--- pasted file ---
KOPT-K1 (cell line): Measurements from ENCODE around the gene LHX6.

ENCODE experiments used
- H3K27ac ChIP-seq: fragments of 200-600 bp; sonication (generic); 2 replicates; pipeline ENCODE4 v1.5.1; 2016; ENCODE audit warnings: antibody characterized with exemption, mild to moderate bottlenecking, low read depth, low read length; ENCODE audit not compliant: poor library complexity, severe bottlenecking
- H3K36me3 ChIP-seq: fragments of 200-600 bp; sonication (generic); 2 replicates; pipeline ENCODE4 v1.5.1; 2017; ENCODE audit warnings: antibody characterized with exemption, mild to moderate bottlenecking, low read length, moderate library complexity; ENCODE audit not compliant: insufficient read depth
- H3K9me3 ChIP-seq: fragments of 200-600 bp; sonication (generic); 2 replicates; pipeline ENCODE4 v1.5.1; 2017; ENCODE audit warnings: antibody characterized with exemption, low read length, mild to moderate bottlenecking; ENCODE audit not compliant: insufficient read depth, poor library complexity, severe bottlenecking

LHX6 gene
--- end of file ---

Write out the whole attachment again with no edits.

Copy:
KOPT-K1 (cell line): Measurements from ENCODE around the gene LHX6.

ENCODE experiments used
- H3K27ac ChIP-seq: fragments of 200-600 bp; sonication (generic); 2 replicates; pipeline ENCODE4 v1.5.1; 2016; ENCODE audit warnings: antibody characterized with exemption, mild to moderate bottlenecking, low read depth, low read length; ENCODE audit not compliant: poor library complexity, severe bottlenecking
- H3K36me3 ChIP-seq: fragments of 200-600 bp; sonication (generic); 2 replicates; pipeline ENCODE4 v1.5.1; 2017; ENCODE audit warnings: antibody characterized with exemption, mild to moderate bottlenecking, low read length, moderate library complexity; ENCODE audit not compliant: insufficient read depth
- H3K9me3 ChIP-seq: fragments of 200-600 bp; sonication (generic); 2 replicates; pipeline ENCODE4 v1.5.1; 2017; ENCODE audit warnings: antibody characterized with exemption, low read length, mild to moderate bottlenecking; ENCODE audit not compliant: insufficient read depth, poor library complexity, severe bottlenecking

LHX6 gene